That is, you know, when we looked at like muscles in particular and how to study muscles and what’s important in identifying the different muscles of the body, or what’s important in identifying the bones and bone markings, or distinguishing among the different tissues.

[49:27] Was that content-specific help a benefit to them? You know, something must be wrong with my stats, because whoever gets 100%, 100% found that the content-specific help was either somewhat or very helpful.
27% said somewhat, and 73% said it was very helpful.

[49:50] 94% of the students found that the informal chats and discussions that we had, remember I said how informal this was, and how we would just talk as a group, sometimes breaking it into small groups and talk about what was working for us, what wasn’t working for us, what had been my experience as a student, what experiences were they having, what little tricks were they finding helpful, and 94% said that they were helpful.
18% said somewhat helpful and 76% of them said very helpful.

[50:24] What about those online check-ins? Well, I thought everybody would say zero, because they all thought that was busy work.
And like a lot of things like this, where it’s meant to get them to do something they wouldn’t have done on their own, and it repeats week after week after week, that’s going to have some resistance. Whether it does any good or not, the attitude toward it isn’t necessarily going to be very good. So I was expecting this to be near zero. Like, no, don’t make us do those those check-ins anymore, they are boring.
Well, you know what, 52%, that’s enough to win an election. 52% of them found the online check-ins to be helpful.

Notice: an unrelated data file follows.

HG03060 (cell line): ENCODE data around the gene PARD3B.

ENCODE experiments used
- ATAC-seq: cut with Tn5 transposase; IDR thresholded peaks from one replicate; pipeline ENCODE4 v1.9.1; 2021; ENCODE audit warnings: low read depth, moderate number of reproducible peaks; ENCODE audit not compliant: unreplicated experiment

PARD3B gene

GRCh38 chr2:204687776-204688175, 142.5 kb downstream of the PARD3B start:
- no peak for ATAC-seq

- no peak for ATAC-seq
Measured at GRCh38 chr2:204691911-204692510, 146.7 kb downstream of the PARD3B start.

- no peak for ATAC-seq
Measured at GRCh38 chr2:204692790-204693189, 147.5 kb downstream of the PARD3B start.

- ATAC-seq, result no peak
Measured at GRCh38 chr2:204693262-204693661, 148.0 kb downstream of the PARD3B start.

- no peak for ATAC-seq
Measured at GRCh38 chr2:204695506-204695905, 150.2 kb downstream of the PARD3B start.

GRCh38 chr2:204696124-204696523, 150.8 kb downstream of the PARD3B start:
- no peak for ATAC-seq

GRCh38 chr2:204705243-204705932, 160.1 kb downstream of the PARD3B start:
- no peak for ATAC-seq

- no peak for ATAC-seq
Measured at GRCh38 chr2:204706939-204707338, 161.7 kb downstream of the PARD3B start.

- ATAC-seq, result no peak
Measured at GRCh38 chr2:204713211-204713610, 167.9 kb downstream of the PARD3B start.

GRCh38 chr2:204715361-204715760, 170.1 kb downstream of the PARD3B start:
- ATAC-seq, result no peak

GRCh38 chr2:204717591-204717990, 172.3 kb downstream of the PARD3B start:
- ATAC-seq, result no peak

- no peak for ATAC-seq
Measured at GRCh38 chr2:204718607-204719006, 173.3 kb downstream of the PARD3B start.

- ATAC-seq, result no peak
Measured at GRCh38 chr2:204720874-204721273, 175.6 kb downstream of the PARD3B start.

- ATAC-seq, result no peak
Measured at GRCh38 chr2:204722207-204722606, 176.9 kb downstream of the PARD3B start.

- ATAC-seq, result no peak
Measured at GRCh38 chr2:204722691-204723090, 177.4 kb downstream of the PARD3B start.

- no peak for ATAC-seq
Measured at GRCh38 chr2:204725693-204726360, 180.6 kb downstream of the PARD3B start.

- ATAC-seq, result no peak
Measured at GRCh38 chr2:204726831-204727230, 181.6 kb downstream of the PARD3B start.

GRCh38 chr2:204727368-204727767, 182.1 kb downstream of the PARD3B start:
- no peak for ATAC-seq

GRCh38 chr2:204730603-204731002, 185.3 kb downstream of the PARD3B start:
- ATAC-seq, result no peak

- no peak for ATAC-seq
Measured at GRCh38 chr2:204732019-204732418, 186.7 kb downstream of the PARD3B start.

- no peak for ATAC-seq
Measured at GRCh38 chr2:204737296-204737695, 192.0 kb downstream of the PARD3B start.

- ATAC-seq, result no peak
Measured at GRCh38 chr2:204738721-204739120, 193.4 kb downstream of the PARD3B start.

So I was pleasantly surprised by that.
Even though that number was much lower than some of the other things, I think that the check-ins were doing their job.

[51:12] Now, I did have one profound disappointment that I’ll never forget, because it just took me so off guard when I heard this. But I was walking down the hall with one of my students.
I think we had, I don’t know, she had left something in my office.
So while everybody was playing a game or doing concept maps or something, we walked down the hall to my office to retrieve whatever this was.
And we were chatting a little bit, and she said, you know, overall this class is okay.
But she said, it’s a lot more work than I thought it was gonna be.
And I said, well, what did you expect? And I mean, I didn’t say it quite like that.
I said, you know, what were your expectations?
You know, in a very inviting way, because I was truly curious.
And she said, well, I thought I was signing up for study hall.
And I said, well, what do you mean? She said, well, you know, like in high school, you would sign up for a certain block of time, that’d be your study hall, and you’d go in there and you’d sit and study. And yeah, there’d be other students in the room, but you wouldn’t necessarily be working with them, you would just study.

[52:14] And that’s what I thought I was signing up for. But here, you’re having us do stuff every week, We have to do stuff outside of class.
And oh, this is just a lot more than I thought it was gonna be.
You know, I guess when you have your own mindset, you don’t realize that other people are coming to this without that mindset.
And they don’t necessarily know what they’re gonna expect. And you know what?
The supplement course is a weird thing. I mean, you don’t see those all over the place.
Maybe this is the first time you’re encountering something like this.
So no, you wouldn’t know what to expect when you go into that course.
So I had to be a lot more careful about making it clear to students before they signed up for the class, and at the beginning of the class, the beginning of the course.

[52:58] You know, what this was going to be and what we were going to be doing so they could make a better evaluation. That’s something they wanted to be a part of. Now, we did have our Institutional Research Office do a study as well, seeing whether our course really was helping the A&P1 students.
And at the top of this episode, I mentioned that mistake I made in the results, and I reported that But our actual result was for the pre-A&P course, the one I talked about in the episode 140, a student can expect a 0.75 GPA increase in their A&P1 grade if they take the pre-A&P class.